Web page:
EB: The new application folders in the GNOME application launcher is another [feature to know about]. The folders are easier to see, and they look great. GNOME will suggest a name for the application folder, but it's really easy to give that folder a different name.
And more applications in GNOME are now responsive to being resized. They changed that in the user interface. The Settings app is a good example of that. If you make it too narrow, it changes how it displays things. We've been working on this for a while because of companies like Purism that are putting GNOME on other display sizes like phones or anyone who is using GNOME on other form factors.
You don't notice some of the changes until you use them. There are lots of great features to see and that allow you to use GNOME in different ways.
JH: As a GNOME developer and user, what GNOME features do you find most useful in your daily work?
EB: I get a lot of use in the keyboard navigation. I use the keyboard all the time, so I live with my hands on the keyboard. When I use the mouse, I sometimes can get RSI (repetitive strain injury) by using it too much. Being able to use the keyboard for everything is great.
The keyboard shortcuts are part of the GNOME Accessibility. It's also part of a design direction to be able to count on keyboard shortcuts for things. Keyboard accessibility is a core part of the design language; it's not a side feature that will be dropped someday.
And having multiple windows on the screen and being able to tile them up, so I have two windows side by side. That, and multiple workspaces. I used to micromanage my workspaces back in the 1990s with different virtual desktops. But I'd always create more virtual desktops than I needed. But in GNOME, it's easy enough to create a new workspace if you need it, and when you don't need it, it's gone.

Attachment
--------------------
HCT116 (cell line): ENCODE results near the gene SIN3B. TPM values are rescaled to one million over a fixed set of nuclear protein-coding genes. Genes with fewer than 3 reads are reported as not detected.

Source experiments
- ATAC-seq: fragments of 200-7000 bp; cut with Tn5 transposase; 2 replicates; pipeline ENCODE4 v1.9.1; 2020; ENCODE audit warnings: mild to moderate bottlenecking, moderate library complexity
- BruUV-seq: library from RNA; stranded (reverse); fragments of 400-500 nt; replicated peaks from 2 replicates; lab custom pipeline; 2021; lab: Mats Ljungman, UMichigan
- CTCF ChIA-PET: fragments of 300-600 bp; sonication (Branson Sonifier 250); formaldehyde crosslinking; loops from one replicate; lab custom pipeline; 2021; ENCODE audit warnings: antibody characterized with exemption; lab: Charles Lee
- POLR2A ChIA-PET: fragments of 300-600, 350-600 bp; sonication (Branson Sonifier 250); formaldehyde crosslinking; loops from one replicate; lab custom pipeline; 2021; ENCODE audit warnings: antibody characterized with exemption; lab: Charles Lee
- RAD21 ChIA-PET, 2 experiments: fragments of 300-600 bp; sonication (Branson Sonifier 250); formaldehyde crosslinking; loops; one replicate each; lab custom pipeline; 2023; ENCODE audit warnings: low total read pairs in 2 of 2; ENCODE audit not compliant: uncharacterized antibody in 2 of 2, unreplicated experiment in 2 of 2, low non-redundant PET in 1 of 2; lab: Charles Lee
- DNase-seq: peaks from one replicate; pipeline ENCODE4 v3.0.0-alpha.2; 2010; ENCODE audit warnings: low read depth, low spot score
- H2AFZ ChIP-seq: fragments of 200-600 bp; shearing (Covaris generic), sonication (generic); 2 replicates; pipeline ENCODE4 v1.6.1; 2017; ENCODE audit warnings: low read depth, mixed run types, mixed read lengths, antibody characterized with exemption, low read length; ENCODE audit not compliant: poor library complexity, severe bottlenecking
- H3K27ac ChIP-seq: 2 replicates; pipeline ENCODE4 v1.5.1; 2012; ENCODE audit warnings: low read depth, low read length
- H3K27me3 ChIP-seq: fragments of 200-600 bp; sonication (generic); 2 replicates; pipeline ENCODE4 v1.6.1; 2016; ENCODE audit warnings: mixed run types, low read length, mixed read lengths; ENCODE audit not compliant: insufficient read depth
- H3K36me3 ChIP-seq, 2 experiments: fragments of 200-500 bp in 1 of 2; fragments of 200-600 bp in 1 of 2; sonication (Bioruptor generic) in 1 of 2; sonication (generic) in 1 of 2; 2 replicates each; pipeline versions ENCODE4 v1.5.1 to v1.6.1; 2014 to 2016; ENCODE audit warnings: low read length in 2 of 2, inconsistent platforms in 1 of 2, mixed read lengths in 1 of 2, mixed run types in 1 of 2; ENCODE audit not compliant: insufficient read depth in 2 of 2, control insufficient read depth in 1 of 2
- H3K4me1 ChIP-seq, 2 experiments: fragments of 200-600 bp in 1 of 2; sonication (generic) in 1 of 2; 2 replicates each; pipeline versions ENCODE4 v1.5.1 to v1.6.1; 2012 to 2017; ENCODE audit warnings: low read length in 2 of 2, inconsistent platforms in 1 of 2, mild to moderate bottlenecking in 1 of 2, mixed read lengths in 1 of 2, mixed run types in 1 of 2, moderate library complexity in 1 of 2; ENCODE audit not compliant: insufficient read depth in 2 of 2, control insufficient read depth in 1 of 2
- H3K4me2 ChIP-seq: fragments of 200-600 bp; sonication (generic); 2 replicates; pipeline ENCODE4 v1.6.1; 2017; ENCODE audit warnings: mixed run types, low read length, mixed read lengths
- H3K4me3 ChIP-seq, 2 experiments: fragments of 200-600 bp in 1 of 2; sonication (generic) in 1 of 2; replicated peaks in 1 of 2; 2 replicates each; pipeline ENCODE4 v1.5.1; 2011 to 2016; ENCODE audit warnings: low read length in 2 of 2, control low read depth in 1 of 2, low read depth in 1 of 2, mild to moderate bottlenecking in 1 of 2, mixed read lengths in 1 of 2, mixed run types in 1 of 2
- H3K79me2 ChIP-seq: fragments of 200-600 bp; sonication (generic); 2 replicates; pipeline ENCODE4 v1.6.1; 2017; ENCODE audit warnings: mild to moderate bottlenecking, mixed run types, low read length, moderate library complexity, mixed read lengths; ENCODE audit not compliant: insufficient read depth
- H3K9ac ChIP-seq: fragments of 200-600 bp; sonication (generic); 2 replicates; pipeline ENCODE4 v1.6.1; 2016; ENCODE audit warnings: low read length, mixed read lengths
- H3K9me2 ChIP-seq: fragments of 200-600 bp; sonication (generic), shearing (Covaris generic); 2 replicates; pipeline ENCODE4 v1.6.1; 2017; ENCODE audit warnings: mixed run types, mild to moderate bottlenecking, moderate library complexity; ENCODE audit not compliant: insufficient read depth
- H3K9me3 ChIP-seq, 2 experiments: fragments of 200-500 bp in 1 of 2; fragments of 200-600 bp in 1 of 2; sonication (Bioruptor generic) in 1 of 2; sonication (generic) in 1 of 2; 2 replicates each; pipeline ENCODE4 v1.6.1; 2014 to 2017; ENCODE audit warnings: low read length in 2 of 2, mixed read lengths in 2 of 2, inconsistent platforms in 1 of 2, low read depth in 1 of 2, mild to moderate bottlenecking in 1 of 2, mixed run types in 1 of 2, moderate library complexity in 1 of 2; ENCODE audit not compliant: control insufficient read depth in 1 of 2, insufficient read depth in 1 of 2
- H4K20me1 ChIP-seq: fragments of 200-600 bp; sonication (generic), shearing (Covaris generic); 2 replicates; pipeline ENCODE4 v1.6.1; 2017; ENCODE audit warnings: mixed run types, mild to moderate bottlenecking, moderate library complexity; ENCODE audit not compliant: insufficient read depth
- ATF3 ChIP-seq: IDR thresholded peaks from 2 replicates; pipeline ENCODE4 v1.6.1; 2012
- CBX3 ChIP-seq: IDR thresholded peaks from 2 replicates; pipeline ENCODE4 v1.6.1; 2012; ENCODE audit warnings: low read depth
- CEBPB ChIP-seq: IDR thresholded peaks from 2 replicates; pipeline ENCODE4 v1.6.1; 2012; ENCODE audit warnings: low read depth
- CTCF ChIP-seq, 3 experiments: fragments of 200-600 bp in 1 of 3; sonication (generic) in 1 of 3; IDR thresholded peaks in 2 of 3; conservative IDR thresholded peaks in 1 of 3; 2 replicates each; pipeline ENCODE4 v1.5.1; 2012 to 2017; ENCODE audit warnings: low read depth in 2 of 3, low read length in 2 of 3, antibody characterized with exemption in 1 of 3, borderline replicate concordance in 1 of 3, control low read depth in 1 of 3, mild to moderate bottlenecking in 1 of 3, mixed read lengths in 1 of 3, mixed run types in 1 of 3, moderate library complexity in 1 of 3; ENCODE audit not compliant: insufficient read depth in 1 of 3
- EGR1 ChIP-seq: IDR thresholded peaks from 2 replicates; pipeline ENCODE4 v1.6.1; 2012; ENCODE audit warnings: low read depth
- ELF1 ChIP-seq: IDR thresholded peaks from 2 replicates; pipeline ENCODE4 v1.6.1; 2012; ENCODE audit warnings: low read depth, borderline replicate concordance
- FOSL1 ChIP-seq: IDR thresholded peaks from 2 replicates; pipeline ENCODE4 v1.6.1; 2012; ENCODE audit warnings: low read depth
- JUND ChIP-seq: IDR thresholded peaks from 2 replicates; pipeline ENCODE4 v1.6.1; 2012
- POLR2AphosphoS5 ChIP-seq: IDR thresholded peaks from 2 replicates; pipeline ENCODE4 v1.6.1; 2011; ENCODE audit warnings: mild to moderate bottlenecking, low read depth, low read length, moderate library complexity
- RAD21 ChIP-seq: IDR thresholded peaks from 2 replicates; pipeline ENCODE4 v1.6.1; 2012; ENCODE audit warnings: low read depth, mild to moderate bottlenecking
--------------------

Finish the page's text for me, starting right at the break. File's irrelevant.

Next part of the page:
JH: We're already in the GNOME 3.37 development cycle, with GNOME 3.38 planned for September 2020. What are some new features showing up that will interest people?
EB: There are new changes all the time. One thing we're working on is the application grid and making that customizable. Right now, the applications are listed alphabetically, but you will be able to drag them around in any order you want. That will finish a massive change that's been in the works for five years or more. The goal is to be less automated and more user-driven.
Another thing happening is the GNOME Shell; developers want to do some tests on the Overview layout. Right now, you have a dashboard on the left and one on the right and windows in the center. We're trying to remove the dashboard because it's not helpful. If you want to configure it, you can. This is kind of being driven by the mobile effort. On the desktop, you're in Landscape mode and you have a lot of room to put things on the screen. But on mobile, you're probably in Portrait mode, and you have less space. So we're experimenting with new layouts and new ways to display the content. Some of that will land in GNOME 3.38, but it's been a really long project, so we'll see.
There are more features in GNOME Settings. A multi-tasking panel is planned in GNOME 3.38. Some of these settings exist already in the GNOME Tweaks app, and some of those will move from Tweaks into the main Settings app. Like being able to disable the hot corner—some people don't like that feature. Or letting you control the user interface when it comes to multiple screens—like if you want workspaces on multiple screens or just want workspaces on your main screen. Lots of these settings are not exposed right now unless you go into GNOME Tweaks, so we're moving those.
And I should mention that there's lots of work by everyone in GNOME to make things faster, even for people running on more limited systems like the Raspberry Pi. There's been a lot of work to get GNOME to perform better. That's a lot of work that people have been focusing on, because people really care about it.
You can download and learn more about GNOME, including its underlying technologies, getting involved, and more on its website. If you're curious to learn what else is new in GNOME, check out the GNOME 3.36 release notes.